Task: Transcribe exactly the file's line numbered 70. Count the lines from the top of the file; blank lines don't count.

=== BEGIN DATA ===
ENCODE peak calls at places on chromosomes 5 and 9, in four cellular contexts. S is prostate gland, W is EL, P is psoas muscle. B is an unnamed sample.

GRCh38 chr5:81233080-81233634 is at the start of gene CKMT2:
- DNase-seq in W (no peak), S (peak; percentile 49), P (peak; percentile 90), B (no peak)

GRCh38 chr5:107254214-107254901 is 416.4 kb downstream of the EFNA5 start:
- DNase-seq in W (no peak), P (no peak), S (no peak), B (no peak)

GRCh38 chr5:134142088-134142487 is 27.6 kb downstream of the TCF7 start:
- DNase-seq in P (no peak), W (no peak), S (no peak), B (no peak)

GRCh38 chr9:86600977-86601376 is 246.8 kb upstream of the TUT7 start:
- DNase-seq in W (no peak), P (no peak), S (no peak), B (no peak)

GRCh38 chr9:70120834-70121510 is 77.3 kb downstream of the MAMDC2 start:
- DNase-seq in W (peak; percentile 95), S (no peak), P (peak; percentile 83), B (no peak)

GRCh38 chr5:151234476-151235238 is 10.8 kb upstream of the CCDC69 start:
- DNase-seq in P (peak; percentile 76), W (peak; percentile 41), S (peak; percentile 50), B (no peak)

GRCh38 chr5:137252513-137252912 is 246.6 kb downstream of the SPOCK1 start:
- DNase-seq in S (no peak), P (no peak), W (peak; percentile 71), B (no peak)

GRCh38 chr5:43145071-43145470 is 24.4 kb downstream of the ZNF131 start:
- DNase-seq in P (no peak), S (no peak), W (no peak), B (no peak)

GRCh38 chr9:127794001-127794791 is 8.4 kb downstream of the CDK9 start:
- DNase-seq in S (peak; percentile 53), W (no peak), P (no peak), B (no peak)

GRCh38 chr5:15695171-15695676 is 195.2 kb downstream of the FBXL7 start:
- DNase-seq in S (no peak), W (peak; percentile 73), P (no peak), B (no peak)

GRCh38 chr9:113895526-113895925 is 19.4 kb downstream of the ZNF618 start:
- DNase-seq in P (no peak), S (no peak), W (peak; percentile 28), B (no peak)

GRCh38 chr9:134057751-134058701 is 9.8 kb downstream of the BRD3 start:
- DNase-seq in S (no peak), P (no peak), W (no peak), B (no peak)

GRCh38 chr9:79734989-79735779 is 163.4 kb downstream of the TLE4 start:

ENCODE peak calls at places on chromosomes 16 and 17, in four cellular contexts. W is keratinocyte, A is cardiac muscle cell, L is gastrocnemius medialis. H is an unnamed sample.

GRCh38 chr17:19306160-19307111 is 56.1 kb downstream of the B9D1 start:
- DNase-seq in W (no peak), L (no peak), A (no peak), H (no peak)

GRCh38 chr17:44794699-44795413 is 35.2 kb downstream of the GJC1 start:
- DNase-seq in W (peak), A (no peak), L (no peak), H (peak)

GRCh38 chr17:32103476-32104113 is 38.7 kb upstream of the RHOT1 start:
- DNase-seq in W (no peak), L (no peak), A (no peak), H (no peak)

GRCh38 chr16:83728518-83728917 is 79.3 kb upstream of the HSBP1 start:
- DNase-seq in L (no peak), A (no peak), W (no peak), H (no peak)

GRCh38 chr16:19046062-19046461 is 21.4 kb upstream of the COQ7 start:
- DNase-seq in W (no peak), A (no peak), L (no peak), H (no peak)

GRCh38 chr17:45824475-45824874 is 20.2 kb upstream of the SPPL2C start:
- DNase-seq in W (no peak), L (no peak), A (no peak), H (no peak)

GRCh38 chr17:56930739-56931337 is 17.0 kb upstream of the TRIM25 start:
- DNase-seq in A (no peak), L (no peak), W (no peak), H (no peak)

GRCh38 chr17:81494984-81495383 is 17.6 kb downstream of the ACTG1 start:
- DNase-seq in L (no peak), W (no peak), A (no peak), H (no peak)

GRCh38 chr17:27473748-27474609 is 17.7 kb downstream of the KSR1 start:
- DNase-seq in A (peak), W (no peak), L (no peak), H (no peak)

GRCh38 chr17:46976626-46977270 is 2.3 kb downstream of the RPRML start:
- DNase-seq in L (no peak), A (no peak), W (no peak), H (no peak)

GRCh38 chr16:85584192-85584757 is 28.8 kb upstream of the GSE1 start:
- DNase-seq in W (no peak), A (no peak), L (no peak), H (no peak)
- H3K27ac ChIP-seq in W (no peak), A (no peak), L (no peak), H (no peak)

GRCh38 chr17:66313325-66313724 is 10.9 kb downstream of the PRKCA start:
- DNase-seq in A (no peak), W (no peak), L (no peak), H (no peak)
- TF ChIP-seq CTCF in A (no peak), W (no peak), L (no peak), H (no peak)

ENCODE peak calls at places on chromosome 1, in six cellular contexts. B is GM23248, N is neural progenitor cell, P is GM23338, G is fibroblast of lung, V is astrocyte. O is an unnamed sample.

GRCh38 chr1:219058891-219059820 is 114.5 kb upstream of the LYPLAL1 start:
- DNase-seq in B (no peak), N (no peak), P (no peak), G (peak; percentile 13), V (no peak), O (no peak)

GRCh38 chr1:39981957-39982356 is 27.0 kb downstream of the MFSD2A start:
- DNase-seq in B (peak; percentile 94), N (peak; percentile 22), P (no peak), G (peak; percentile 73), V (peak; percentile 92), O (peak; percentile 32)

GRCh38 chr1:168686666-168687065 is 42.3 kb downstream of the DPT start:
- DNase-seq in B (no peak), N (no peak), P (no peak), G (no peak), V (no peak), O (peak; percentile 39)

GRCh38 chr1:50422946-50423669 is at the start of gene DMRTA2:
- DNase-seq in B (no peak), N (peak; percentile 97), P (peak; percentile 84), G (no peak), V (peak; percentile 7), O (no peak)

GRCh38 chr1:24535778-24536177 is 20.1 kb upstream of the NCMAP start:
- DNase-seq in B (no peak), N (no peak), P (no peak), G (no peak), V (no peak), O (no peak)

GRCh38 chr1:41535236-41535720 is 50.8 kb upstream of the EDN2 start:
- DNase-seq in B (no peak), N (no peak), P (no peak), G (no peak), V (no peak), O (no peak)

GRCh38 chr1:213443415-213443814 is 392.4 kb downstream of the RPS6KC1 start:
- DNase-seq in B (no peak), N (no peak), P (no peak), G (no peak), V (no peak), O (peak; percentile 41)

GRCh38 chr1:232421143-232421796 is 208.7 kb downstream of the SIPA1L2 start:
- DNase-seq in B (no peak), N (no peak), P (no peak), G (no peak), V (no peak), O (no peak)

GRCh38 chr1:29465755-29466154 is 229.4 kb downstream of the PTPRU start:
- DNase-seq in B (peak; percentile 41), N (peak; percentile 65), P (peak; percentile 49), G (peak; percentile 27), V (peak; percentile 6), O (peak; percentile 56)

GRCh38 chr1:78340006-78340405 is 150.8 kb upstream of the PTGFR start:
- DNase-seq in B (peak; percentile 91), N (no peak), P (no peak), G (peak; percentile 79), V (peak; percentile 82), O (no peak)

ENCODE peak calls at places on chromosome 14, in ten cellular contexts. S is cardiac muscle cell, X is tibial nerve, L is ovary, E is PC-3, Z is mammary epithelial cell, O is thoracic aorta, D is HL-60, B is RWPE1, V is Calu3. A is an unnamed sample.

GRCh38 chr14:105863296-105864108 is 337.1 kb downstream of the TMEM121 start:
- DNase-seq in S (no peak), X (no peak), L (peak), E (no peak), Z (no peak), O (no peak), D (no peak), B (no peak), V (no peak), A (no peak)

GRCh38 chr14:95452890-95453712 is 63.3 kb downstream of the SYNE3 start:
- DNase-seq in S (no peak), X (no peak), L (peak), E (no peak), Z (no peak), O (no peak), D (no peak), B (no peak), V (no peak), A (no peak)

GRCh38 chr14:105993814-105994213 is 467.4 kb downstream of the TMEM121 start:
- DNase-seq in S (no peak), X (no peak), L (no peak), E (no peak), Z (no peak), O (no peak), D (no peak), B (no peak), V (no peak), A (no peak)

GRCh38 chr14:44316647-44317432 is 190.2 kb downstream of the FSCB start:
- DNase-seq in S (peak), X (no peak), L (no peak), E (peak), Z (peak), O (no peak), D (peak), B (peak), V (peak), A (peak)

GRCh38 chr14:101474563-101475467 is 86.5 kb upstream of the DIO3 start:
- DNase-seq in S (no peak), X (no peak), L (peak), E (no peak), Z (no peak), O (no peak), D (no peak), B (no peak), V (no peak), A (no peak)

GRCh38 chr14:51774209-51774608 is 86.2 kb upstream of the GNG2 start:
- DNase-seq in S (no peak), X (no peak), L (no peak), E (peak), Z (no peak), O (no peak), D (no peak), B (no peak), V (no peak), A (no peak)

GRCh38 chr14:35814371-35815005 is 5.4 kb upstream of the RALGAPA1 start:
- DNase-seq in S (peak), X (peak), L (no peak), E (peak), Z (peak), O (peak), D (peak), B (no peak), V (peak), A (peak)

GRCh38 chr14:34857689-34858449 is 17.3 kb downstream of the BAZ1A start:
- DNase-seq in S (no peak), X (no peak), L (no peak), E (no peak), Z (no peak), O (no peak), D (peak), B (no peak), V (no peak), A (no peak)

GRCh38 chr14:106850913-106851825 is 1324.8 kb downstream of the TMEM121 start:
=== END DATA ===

- DNase-seq in B (no peak), N (no peak), P (no peak), G (no peak), V (no peak), O (no peak)